November 9, 2022
Doctors of the World statement on COP27
In France, slums are synonymous with precarious housing, unsanitary conditions and difficult living conditions. More often than not, families living in slums must struggle without access to clean water, sanitation, hygiene and electricity. The effects of living in such conditions can lead to an excess of health issues.
The conditions of most slums in France are completely deplorable, which is why Doctors of the World has mobilized its team to fight for the right to adequate housing. Our fight focuses on de-stigmatization around those living in slums, raising awareness on forced evacuations, and demanding better housing solutions.
In 2018, the French President Emmanuel Macron, declared his desire to reduce the existence of slums in his speech on France’s fight against poverty. Along with this speech, strategies were shared on how to allow people effective access to housing, work, and also to a stabilized course of care and schooling for children. Unfortunately, the current approach is struggling to produce positive effects on the ground, and a large number of prefectures continue to evict without relocating.
The reality is that France prefers to eradicate slums through the demolition of these habits, without providing open access to housing for populations living in poverty and in unsanitary conditions. These repeated evictions have serious consequences on the health of people living in slums in France: not only are they excluded from the health system, but they also break the continuity of care and make it difficult to prevent and fight against epidemics. This disastrous policy has been denounced by the National Consultative Commission on Human Rights and the European Commissioner for Human Rights.
The conditions of French slums are hazardous and can quickly deteriorate the state of one’s health. There is an urgent need for care for many of the inhabitants yet they face immense difficulties in trying to access healthcare. In order to receive care and be able to cover their health expenses, they must gain access to state medical aid or complimentary health insurance.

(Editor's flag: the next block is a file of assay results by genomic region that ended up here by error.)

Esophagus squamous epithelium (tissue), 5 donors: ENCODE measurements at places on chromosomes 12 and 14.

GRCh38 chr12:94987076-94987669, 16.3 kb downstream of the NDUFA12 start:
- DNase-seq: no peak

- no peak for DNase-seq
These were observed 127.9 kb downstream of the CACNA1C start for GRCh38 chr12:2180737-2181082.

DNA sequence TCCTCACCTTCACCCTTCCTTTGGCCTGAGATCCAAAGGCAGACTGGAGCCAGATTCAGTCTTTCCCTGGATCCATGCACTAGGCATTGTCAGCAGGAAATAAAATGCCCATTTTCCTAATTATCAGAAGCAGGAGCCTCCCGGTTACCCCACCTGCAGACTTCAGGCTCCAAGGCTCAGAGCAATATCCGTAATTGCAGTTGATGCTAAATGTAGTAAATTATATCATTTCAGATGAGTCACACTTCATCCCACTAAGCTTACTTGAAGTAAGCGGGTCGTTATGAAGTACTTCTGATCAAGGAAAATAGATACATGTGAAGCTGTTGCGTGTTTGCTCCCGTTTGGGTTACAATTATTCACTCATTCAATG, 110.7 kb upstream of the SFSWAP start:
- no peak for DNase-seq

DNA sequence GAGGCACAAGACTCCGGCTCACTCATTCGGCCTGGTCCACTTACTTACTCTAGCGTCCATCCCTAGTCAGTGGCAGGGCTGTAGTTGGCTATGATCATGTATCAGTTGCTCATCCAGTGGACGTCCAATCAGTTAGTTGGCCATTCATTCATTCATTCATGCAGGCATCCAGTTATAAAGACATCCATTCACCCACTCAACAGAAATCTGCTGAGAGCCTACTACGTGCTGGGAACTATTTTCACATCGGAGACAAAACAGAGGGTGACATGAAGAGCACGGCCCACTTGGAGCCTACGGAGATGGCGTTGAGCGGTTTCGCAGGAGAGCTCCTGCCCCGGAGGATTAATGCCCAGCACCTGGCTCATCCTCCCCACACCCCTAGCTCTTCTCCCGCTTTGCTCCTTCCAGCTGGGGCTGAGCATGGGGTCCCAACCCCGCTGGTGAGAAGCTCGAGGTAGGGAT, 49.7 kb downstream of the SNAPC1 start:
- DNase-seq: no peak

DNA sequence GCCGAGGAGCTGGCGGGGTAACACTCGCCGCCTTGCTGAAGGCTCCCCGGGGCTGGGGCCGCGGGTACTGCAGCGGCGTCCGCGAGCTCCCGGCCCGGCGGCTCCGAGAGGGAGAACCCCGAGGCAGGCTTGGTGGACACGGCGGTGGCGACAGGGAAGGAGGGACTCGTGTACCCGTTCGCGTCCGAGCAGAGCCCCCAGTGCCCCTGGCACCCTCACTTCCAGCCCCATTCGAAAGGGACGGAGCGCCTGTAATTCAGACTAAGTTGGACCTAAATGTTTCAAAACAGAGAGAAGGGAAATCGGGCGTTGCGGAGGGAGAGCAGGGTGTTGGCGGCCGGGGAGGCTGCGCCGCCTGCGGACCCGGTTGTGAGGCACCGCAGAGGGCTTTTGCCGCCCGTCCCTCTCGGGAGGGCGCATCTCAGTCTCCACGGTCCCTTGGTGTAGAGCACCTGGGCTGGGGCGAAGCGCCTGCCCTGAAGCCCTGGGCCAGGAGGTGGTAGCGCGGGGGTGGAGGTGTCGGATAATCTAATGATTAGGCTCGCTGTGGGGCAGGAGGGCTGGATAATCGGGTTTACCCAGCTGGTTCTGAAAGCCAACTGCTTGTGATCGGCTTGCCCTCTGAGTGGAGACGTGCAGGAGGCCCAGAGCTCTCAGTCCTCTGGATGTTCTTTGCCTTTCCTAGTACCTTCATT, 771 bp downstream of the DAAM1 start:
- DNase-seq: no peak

However, for many inhabitants the process of signing up is too overwhelming and complicated. They struggle with the language barrier, as well as the administrative hurdles and open discrimination that come with the French healthcare system. Additional difficulties are added for European nationals who must follow a complex procedure that further delays their access to healthcare and often results in a renunciation of their rights.
After observing the dire health situation for those living in slums, Doctors of the World France has mobilized its team to intervene. Our program includes on-site medical consultations to treat residents or refer them to healthcare facilities. We also inform women about contraception and family planning activities, as well as the importance of regular medical monitoring in the event of pregnancy.
Doctors of the World health mediators have been working with associative and common law partners to improve the healthcare of those living in the slums. We aim to inform them of their rights to health cover and direct them to common law medical structures. Simultaneously, we work with the staff of these structures to raise awareness of the challenges that individuals face when seeking treatment, housing, and escaping poverty. We work alongside this vulnerable population to facilitate their autonomy and enhance their skills, in order to promote continuity of care despite the daily difficulties they face.
The dire conditions of slums In France is often due to the fact that there is no waste management system, nor access to drinking water and/or toilets. To reduce the health risks attributed with these conditions, DotW is working with partner associations and local authorities to improve living and hygiene conditions and advocate for suitable housing solutions.
In favor of a slum clearance policy that respects people’s dignity, DotW insists that those living in the slums are included in the conversation, so that they may consult with actors in the field to create a viable, sustainable, and respectful approach. Our association pleads for access to suitable housing for all, respecting people’s wishes and taking into account the difficulties linked to poverty. In the absence of dignified and sustainable proposals, we are campaigning for a temporary stabilization of the land which would allow the inhabitants to assert their rights, to access care, and to initiate a dynamic of integration.